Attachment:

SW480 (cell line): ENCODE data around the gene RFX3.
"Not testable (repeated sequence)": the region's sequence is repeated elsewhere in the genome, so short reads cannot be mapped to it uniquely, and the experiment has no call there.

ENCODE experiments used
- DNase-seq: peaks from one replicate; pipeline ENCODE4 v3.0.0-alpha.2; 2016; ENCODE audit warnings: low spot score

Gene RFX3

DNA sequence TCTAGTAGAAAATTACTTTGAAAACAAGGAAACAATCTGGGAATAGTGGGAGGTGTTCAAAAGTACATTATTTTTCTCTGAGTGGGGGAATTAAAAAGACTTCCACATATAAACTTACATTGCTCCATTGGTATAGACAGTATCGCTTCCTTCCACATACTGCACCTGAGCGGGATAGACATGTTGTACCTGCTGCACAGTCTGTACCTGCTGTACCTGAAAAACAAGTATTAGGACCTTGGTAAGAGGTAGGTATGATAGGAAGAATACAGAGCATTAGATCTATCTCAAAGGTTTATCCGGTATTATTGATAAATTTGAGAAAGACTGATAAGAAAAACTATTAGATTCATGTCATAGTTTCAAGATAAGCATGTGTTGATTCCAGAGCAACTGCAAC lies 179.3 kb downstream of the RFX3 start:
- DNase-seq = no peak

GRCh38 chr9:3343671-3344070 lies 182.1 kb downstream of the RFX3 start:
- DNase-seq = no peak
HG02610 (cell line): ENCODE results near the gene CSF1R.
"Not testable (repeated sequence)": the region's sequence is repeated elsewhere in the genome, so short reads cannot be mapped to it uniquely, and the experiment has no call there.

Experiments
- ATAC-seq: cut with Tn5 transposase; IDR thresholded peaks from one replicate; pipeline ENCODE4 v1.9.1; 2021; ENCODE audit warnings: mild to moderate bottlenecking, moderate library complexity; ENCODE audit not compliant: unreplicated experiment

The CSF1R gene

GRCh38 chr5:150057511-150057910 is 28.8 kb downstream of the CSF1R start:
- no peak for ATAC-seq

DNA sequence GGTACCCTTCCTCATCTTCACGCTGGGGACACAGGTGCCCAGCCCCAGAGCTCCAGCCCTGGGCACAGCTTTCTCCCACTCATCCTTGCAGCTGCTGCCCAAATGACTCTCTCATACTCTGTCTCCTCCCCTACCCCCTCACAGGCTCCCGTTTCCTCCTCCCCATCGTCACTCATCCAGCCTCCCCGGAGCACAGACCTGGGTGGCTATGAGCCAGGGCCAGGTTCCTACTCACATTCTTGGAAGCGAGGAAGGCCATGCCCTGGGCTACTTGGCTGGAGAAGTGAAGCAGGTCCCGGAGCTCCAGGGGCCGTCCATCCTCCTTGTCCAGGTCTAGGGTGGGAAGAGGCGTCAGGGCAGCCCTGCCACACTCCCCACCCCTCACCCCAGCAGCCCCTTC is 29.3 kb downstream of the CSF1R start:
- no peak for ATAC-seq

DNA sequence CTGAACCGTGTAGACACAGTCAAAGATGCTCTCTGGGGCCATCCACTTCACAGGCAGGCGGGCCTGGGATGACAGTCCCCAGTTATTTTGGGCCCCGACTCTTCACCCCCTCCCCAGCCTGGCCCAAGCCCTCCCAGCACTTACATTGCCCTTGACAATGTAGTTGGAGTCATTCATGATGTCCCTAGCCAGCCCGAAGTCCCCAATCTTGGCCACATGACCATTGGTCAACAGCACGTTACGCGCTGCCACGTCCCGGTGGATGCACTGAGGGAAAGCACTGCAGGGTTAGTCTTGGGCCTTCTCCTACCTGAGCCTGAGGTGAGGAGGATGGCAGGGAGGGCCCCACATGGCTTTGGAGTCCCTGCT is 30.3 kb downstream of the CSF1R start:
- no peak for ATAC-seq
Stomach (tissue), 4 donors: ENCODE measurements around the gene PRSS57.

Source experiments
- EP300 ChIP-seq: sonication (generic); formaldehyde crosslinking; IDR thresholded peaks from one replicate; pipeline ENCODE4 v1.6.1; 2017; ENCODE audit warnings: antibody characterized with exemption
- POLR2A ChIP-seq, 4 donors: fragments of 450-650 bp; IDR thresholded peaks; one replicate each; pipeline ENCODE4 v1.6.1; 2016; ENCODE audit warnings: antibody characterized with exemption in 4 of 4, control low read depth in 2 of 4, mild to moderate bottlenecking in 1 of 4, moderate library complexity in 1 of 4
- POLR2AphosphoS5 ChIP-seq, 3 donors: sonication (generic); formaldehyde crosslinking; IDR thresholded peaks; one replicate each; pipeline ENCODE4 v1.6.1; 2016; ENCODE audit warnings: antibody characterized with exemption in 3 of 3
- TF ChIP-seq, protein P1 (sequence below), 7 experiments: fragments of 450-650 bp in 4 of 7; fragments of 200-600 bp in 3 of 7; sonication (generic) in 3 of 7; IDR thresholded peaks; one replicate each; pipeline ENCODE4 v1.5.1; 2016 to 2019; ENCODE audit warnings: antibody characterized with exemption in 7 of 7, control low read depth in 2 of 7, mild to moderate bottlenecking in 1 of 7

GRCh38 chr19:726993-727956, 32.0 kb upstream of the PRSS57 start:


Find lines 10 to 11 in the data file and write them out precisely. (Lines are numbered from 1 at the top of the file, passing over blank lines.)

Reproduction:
HG02610 (cell line): ENCODE results near the gene CSF1R.
"Not testable (repeated sequence)": the region's sequence is repeated elsewhere in the genome, so short reads cannot be mapped to it uniquely, and the experiment has no call there.